Number of filming days

Clearly the number of filming days will have a pro-rata effect on the cost. The key is to plan and prepare for your filming day to ensure things run smoothly to capture all the required footage. However, it is important to discuss the day with your producer beforehand to keep the expectations realistic. In some cases, filming on two consecutive days can save the crew time in packing kit away, then preparing and setting up again for a separate filming day. This enables the filming to run on for longer and start earlier on the second day. This works especially well if there is a large amount of equipment required for the filming set up.

Complexity of the post production (editing, colour grading etc)

The most simple corporate video would be one person talking-to-camera for the full duration of 3 minutes without faltering. In practice that very rarely happens (unless they are experienced at using a Teleprompter). This would be very simple to edit and optimise for viewing.

Even if someone achieved this, it isn’t usually the format that companies want for their corporate video. In practice, the interviews are not word perfect and produce several times the length of content that is needed for the end product. In addition to this there is usually a mass of “B” Roll that has been filmed to illustrate the corporate message. The post production process then has to make the interviews sound fluent, ensure each contributor’s message works in the combined mix and edit the “B” Roll footage to support the aim of the video and produce a powerful, visually stimulating film. Creating the latter style is far more work but necessary to turn the raw footage into a powerful video.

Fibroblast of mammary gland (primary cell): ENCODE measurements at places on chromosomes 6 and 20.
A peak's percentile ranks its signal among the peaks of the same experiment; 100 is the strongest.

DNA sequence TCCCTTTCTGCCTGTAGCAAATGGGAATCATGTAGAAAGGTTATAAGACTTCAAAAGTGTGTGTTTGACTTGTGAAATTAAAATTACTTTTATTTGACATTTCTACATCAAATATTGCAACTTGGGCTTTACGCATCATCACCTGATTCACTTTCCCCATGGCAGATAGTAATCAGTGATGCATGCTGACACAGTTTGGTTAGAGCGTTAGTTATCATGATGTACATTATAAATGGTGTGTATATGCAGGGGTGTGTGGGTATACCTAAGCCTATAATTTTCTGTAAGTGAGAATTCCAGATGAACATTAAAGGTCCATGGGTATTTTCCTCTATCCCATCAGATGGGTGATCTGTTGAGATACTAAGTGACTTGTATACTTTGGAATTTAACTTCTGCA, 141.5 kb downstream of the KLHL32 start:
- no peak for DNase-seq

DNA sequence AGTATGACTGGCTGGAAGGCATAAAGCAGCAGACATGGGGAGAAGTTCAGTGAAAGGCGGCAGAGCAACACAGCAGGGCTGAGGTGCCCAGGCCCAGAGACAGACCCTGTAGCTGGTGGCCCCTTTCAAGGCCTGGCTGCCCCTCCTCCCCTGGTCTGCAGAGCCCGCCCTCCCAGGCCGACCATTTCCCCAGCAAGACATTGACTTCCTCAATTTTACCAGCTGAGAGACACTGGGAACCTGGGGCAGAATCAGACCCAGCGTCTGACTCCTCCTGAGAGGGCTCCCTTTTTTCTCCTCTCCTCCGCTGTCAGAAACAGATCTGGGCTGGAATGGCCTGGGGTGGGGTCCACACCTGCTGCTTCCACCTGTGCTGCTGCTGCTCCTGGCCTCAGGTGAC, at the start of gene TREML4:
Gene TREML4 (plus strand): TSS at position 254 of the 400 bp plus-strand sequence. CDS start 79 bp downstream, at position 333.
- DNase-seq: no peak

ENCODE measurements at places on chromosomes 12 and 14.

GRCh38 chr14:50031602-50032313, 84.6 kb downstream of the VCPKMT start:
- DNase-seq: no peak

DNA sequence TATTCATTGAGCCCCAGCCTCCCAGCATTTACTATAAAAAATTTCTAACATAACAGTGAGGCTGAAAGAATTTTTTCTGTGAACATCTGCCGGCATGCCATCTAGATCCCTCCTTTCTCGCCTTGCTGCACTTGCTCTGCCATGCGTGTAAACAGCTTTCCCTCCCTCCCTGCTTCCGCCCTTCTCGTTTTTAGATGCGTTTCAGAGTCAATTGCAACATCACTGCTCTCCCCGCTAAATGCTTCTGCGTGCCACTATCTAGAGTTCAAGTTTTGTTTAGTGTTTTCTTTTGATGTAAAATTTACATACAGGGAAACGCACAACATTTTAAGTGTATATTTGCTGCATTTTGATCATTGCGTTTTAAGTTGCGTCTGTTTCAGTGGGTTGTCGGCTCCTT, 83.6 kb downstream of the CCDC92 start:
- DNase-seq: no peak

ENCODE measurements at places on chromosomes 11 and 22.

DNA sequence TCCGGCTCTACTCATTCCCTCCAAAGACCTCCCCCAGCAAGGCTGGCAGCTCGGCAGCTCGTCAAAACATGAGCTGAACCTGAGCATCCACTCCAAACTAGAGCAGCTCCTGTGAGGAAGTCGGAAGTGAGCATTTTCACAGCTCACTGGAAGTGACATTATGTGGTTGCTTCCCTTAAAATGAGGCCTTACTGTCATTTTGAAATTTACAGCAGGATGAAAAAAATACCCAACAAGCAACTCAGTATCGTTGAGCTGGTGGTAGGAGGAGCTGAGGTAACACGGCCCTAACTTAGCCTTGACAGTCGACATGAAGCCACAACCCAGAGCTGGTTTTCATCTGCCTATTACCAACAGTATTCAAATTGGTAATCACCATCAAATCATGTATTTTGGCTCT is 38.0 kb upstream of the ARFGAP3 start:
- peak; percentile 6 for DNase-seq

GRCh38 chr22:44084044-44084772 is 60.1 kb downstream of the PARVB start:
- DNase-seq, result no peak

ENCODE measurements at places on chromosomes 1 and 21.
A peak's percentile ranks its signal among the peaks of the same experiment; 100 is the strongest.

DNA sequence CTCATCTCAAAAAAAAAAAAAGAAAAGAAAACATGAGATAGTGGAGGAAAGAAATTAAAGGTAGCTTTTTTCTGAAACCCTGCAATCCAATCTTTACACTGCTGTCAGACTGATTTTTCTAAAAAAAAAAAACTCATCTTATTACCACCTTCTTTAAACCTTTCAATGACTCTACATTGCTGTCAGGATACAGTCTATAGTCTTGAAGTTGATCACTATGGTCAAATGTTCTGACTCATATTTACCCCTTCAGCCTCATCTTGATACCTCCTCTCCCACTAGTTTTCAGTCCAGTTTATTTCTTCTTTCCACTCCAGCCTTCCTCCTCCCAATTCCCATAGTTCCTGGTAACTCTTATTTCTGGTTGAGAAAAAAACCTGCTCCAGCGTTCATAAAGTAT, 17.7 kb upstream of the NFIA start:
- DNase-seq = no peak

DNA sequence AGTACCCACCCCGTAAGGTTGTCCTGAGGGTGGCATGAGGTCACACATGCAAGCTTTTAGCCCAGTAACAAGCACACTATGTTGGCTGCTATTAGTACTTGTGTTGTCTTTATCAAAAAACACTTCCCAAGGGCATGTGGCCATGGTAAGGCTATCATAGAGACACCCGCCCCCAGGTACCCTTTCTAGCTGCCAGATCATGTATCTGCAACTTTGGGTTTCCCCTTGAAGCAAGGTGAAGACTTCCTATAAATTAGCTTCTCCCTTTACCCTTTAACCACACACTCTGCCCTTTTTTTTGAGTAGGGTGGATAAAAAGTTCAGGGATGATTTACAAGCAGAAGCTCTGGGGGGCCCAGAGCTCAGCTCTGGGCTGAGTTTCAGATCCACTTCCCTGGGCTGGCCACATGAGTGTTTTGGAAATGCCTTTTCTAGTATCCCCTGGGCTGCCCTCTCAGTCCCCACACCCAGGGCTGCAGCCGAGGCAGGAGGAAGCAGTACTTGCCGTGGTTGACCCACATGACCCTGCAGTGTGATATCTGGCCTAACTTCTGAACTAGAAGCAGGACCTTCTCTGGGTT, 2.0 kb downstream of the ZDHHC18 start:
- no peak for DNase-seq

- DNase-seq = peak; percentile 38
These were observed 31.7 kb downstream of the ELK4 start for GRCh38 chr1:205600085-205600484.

The duration of the edited video

People sometimes ask me “How much is a 3 minute video”? If you have read any of the above you will already know that it depends on a lot of variable factors and there is no single answer.

However, the relationship between the cost and length of a corporate video is not always linear. The reason being that although a 30 minute video generally has more work (and cost) than one lasting 5 minutes, it can also take a disproportionate amount of post production time to reduce 30 minutes of content down to 5 minutes, whilst preserving the impact of the message.

To illustrate the apparent contradiction further; a 3 minute case study video with interviews and “B” Roll might cost £1500 but a 12 minute training video might only be £1750. The reason of course is the work involved to film and edit both and their resulting appearance is very different.

Extras; script writing, voice-over, 3D graphics, CGI, cranes, motion control equipment Closed Captions and drone filming etc

There are many other options or extras that can be included in a video project and the key point is to consider all options with the intended video purpose. Is the additional cost value-for-money and is it in keeping with the desired company image and the target audience?

If you find a production company or videographer you can trust, you should have an open discussion with them to establish which extras suit the project and where the budget is best spent.

I have written another article called How much does a corporate video cost? – Part 2 which covers other factors influencing the cost of a corporate video. You can find this in documents on my LinkedIn profile or on our website.

You can find even more information in Part 2.

If I have still left you with unanswered questions about video production cost then please feel free to contact me and I will do my best to answer your questions.